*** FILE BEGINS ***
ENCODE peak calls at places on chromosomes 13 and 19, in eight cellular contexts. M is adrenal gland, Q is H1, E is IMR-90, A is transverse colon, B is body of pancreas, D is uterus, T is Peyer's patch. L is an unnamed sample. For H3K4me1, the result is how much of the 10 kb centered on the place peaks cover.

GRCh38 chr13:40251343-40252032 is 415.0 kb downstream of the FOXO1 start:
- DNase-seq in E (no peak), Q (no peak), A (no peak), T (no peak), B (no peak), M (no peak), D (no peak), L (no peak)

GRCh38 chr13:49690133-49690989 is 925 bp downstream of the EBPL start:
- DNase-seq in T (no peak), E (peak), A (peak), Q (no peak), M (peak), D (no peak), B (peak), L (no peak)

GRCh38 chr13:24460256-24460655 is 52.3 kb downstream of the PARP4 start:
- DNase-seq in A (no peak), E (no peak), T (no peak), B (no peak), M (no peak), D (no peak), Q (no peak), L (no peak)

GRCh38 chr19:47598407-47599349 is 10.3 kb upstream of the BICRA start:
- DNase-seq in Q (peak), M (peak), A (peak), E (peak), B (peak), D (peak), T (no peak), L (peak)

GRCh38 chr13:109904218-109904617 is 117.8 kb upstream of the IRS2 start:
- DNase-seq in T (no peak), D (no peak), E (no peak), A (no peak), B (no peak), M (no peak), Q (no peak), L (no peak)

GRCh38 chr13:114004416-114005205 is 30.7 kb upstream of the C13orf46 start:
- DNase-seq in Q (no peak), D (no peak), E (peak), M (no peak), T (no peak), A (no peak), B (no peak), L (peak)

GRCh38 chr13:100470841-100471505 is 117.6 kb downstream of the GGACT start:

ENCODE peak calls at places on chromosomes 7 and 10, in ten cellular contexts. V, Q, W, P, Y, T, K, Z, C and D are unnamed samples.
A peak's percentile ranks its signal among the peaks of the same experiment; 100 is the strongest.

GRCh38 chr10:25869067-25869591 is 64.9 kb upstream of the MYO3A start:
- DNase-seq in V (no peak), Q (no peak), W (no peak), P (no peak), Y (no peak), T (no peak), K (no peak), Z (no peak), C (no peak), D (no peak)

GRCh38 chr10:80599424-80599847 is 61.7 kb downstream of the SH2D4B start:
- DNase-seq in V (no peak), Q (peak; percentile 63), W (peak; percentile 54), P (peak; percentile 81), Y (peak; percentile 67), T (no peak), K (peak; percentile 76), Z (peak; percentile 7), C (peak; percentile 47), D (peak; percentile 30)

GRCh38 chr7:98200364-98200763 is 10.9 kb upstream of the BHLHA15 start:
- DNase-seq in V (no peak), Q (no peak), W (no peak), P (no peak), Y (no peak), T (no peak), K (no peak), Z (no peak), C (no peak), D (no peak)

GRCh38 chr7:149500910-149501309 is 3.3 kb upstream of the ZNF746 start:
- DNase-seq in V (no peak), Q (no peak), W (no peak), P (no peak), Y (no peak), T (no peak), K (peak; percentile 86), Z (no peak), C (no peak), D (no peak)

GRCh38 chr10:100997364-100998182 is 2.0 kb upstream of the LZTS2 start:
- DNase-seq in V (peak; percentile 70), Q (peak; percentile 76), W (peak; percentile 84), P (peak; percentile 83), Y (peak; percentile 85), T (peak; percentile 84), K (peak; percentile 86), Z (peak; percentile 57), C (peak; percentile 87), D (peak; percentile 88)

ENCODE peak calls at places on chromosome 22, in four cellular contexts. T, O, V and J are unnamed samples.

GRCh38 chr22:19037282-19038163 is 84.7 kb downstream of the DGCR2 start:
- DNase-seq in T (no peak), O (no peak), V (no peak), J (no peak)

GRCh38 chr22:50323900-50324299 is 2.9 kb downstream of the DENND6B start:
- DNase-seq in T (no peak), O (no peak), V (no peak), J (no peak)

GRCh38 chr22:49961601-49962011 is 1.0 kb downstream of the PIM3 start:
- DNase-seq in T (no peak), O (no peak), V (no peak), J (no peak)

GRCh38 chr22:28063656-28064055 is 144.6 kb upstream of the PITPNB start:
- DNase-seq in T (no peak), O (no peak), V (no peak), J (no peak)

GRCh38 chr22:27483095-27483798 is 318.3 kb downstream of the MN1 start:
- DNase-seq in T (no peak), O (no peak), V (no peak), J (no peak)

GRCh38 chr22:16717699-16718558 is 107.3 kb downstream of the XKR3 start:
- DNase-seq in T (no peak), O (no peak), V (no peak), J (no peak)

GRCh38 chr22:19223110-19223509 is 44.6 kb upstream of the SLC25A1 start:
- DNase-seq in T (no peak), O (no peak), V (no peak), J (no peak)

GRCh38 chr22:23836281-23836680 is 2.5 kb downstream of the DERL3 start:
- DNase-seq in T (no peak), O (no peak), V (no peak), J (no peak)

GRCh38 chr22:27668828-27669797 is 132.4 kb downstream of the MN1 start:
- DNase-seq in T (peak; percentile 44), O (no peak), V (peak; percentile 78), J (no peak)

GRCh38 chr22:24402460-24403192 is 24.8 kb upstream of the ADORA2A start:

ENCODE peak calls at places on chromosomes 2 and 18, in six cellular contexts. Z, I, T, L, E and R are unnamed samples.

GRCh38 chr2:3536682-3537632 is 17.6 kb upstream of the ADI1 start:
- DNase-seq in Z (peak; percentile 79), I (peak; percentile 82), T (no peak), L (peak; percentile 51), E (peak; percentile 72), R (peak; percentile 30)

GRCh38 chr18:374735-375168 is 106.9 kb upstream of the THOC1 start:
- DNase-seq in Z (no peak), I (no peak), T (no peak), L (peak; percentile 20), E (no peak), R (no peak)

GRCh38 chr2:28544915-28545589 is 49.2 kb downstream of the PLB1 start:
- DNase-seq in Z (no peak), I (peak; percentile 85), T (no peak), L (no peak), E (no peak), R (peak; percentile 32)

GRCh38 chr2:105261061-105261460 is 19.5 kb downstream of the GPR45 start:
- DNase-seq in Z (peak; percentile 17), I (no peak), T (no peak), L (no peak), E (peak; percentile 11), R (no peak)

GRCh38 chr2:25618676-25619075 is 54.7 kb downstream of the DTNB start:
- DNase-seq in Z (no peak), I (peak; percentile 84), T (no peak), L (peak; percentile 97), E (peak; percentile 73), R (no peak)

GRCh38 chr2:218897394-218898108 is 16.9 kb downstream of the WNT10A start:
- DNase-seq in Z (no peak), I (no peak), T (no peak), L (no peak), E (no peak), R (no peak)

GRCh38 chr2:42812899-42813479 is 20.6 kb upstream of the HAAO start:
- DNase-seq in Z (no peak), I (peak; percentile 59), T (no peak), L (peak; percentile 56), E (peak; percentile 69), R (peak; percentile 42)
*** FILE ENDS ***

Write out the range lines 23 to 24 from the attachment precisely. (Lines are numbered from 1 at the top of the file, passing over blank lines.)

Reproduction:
GRCh38 chr7:149500910-149501309 is 3.3 kb upstream of the ZNF746 start:
- DNase-seq in V (no peak), Q (no peak), W (no peak), P (no peak), Y (no peak), T (no peak), K (peak; percentile 86), Z (no peak), C (no peak), D (no peak)